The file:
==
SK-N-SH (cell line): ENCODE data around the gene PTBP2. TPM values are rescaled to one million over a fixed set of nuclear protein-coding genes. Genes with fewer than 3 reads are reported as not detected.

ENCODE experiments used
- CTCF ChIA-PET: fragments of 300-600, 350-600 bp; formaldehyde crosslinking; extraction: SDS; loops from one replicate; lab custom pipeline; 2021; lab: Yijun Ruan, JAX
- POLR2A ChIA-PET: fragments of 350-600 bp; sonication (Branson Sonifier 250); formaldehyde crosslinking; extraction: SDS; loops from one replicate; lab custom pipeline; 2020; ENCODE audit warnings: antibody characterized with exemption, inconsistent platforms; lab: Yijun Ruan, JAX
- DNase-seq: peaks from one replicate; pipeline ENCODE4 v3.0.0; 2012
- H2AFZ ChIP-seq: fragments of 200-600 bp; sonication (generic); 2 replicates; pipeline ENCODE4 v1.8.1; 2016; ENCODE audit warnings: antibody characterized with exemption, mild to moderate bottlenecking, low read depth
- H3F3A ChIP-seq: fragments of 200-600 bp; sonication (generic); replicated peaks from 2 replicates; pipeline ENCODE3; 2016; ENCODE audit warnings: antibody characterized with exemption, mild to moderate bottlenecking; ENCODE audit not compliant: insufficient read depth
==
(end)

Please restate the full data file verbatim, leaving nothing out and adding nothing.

SK-N-SH (cell line): ENCODE data around the gene PTBP2. TPM values are rescaled to one million over a fixed set of nuclear protein-coding genes. Genes with fewer than 3 reads are reported as not detected.

ENCODE experiments used
- CTCF ChIA-PET: fragments of 300-600, 350-600 bp; formaldehyde crosslinking; extraction: SDS; loops from one replicate; lab custom pipeline; 2021; lab: Yijun Ruan, JAX
- POLR2A ChIA-PET: fragments of 350-600 bp; sonication (Branson Sonifier 250); formaldehyde crosslinking; extraction: SDS; loops from one replicate; lab custom pipeline; 2020; ENCODE audit warnings: antibody characterized with exemption, inconsistent platforms; lab: Yijun Ruan, JAX
- DNase-seq: peaks from one replicate; pipeline ENCODE4 v3.0.0; 2012
- H2AFZ ChIP-seq: fragments of 200-600 bp; sonication (generic); 2 replicates; pipeline ENCODE4 v1.8.1; 2016; ENCODE audit warnings: antibody characterized with exemption, mild to moderate bottlenecking, low read depth
- H3F3A ChIP-seq: fragments of 200-600 bp; sonication (generic); replicated peaks from 2 replicates; pipeline ENCODE3; 2016; ENCODE audit warnings: antibody characterized with exemption, mild to moderate bottlenecking; ENCODE audit not compliant: insufficient read depth